Now that SARS-CoV-2 (hereafter: the virus) has spread widely in the US, I’m hearing and reading a lot of commentary to the effect: Well, it’s really only dangerous to old people. As I’ve written previously, I think the lives of our elders matter, and the same goes for the lives of people with underlying respiratory ailments, autoimmune disorders, and even who are smokers or the type of people who vape in restaurant bathrooms or on crowded public transit. I understand the actuarial/utilitarian case (regarding years left to live, etc, etc), but, of course, that argument goes out the window as soon as we are talking about our own friends and loved ones, just as it would if say, I, as someone who doesn’t have children, expressed no concern whatsoever to my friends (many of whom are parents) about a potentially deadly disease sweeping the country: Please, it only really kills kids!
I’m also continuing to hear people compare this to the flu. I’ve previously done my small part to debunk the idea that COVID-19 (hereafter: the disease) is akin to the seasonal flu, but if people are referring to the flu pandemic of 1918-1920 (that infected something like one quarter of the world’s population and killed a low single digit percentage of the same), then, perhaps, they are closer to correct. We can hope for a different and less dire outcome in this instance, but only to the extent that we take the disease and our efforts to reduce the harm it is causing seriously.
The problem with the argument regarding the lack of risk to children in this particular pandemic is, of course, that children can very easily still serve as vectors. Are you a parent? Does your child ever interact with your parents (that is, the child’s grandparents)? Does your child seem to value that relationship, or does the child see that elder as disposable? Well then, there you go: It’s time to stop making that stupid argument. (To further dispense with this case, you could just imagine that you are an older person. You may even be one.)
Given the alarmingly early unset of spring which we are experiencing – courtesy of global climate crisis, which I continue to hear almost no one make a point of speaking about when they discuss the lovely weather – seasonal allergy season is upon us, which should make for confusing and uncomfortable days ahead for members of the double digit percentage of the population who suffer allergies now that all relevant medical and governmental authorities are advising that anyone experiencing cold- or flu-like symptoms self-quarantine. There goes the spring.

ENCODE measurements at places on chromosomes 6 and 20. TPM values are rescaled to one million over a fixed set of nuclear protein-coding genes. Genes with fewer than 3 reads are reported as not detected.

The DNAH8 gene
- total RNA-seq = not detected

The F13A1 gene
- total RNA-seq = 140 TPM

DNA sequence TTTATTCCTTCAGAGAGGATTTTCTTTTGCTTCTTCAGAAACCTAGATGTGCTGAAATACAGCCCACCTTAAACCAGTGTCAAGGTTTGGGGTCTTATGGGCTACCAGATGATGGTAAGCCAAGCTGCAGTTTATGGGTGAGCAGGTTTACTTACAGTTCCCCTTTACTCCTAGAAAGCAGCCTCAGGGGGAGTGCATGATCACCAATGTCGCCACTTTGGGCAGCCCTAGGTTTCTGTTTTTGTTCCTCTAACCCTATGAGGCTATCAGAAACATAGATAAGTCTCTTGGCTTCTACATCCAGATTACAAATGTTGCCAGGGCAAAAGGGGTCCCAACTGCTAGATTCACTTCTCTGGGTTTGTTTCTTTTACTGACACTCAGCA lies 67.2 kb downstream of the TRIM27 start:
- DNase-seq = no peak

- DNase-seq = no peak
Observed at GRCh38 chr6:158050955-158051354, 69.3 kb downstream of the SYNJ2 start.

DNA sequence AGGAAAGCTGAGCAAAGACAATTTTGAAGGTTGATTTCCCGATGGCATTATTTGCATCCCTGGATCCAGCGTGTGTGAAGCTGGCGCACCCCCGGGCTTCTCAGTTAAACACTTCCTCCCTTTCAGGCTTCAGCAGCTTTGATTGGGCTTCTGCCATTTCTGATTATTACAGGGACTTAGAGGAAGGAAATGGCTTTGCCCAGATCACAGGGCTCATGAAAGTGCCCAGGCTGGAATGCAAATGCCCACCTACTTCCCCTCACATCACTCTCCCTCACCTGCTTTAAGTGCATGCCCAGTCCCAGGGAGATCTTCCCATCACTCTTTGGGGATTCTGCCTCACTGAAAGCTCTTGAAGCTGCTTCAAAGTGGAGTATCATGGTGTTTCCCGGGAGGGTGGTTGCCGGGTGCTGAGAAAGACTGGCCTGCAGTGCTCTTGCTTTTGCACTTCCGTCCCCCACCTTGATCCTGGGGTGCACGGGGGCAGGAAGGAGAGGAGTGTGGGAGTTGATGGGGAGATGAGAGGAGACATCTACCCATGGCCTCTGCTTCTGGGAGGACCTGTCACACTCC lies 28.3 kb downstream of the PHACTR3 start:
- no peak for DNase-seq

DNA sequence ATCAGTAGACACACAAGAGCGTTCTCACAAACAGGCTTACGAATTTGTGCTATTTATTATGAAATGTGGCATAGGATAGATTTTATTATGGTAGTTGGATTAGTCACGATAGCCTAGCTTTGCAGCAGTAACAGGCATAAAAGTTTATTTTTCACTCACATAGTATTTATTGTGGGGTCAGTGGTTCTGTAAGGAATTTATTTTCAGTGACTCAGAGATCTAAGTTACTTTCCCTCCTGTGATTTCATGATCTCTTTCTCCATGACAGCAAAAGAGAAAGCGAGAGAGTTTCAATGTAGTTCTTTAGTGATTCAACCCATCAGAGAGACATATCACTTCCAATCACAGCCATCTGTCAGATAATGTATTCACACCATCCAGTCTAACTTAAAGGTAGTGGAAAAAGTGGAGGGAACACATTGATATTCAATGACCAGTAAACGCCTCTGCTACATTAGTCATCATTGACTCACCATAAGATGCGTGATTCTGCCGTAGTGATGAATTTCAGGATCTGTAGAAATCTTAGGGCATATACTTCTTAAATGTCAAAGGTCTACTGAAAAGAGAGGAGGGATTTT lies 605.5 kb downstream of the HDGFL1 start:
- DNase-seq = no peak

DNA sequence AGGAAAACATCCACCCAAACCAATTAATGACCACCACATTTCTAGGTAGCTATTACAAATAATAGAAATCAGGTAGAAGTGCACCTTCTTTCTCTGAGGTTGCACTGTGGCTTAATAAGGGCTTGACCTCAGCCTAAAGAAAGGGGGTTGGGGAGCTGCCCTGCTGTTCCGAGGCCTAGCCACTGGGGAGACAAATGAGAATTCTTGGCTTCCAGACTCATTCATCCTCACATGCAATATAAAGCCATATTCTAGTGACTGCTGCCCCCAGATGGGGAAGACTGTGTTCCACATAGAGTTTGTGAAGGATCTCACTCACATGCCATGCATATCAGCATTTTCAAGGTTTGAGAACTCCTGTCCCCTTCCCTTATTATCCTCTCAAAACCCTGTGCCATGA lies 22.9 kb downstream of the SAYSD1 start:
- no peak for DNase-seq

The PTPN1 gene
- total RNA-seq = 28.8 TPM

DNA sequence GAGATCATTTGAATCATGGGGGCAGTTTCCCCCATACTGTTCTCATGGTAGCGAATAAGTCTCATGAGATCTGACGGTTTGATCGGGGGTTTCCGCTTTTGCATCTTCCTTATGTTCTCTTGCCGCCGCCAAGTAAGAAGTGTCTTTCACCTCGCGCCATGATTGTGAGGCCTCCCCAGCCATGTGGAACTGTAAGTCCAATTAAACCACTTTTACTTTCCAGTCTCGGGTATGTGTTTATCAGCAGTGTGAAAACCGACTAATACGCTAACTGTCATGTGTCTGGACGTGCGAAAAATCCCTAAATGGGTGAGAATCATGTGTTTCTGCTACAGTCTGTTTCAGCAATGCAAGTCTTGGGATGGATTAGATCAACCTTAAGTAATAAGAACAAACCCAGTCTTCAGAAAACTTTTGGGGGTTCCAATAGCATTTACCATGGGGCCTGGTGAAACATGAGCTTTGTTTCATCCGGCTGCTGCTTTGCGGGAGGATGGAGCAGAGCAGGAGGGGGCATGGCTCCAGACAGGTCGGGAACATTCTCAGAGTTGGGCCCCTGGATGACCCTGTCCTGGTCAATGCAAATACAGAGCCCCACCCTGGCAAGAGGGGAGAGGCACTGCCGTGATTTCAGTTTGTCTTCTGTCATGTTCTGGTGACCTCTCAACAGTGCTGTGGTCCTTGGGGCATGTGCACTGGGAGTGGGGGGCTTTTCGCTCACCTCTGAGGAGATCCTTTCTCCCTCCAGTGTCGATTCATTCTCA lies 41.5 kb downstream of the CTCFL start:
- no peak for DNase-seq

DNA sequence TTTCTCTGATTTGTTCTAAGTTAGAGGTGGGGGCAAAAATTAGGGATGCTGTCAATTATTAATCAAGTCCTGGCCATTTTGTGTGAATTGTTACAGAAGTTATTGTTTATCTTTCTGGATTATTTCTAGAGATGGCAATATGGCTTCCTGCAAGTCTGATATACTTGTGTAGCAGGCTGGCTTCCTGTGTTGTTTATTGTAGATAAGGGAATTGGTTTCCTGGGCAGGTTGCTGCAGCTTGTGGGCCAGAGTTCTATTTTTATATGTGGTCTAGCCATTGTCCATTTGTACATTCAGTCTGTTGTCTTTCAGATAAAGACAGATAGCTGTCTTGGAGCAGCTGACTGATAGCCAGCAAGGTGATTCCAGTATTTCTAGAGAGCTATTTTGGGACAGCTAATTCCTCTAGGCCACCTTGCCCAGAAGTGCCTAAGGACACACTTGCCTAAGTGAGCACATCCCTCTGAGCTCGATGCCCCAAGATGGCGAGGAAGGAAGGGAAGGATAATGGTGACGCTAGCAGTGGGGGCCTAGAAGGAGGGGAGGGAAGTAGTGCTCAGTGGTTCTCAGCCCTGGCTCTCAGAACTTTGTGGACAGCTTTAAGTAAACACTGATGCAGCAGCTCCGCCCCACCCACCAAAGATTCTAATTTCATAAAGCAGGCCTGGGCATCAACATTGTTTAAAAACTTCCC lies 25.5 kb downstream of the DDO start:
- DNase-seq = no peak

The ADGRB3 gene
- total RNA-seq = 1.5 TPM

Meanwhile, it’s increasingly clear that – on top of the incompetence and denial about which I’ve written previously – the key element of the White House’s response to the pandemic has been a desperate desire to avoid responsibility. Call it image management or damage control in an election year. Unfortunately, the denialist urge now seems to be fueling hysteria, while the incompetence, in my view, is a key driver of the market implosion. Say what you will, there are a lot of smart people on Wall Street, and when they see an Administration lying, floundering, and generally fucking things up as a pandemic sweeps the country, they do what any savvy investor would and panic.
Sadly for an Administration, which has been built on deceit and artifice, as Charles M. Blow writes, You Can’t Gaslight a Virus. You can trigger an utter lack of public faith in your public health institutions though, and in light of the CDC’s colossal mismanagement of the disease to date, and in view of the (racist) conspiracy theories spreading about the virus having “escaped” or been “let loose” from the Wuhan Institute of Virology and our own rabid, anti-science Anti-Vaxxer movement, I find myself reflecting on the harm done to the fight against polio by the CIA and the harm done – as documented in Katherine Eban’s (at times problematic) book, Bottle Full of Lies – to drug safety by capitalism.
Which brings me to my final thought for today: Isn’t it a scandal the way we handle the flu? Every year, tens of thousands of people die of influenza in the United States and tens of millions of people contract it. We are a rich society, unprecedentedly so in the history of the Earth. Tens of millions of people in the US can’t afford healthcare, and countless people every year in this country go to work sick out of fear of losing wages or facing retribution from their employers. And this is the example people keep pointing to in trying (fruitlessly) to dismiss the seriousness of our current predicament. Oh, it’s just like the flu: The disease that we’ve been chronicling mismanaging for decades and that every generation or two kills (tens of) millions of people around the world in a pandemic. Sometimes, the status quo can blind you to its own awfulness – the relevance of this line of thinking to the Democratic primary (in which I’m strongly backing Bernie Sanders and encouraging all Democrats to look deeply into Biden’s record of lies, militarism, hostility to popular social programs, plagiarism (!!), and, of late, general confusion) should be quite obvious, but rather than delving deeply into the need for Medicare for All or its equivalent in this country, let me simply continue to urge: Reject hysteria, and likewise complacency. We should be working towards the least bad outcome the current situation allows, and, as I concluded yesterday, it’s all about the math.
5 thoughts on “Other People’s Grandparents”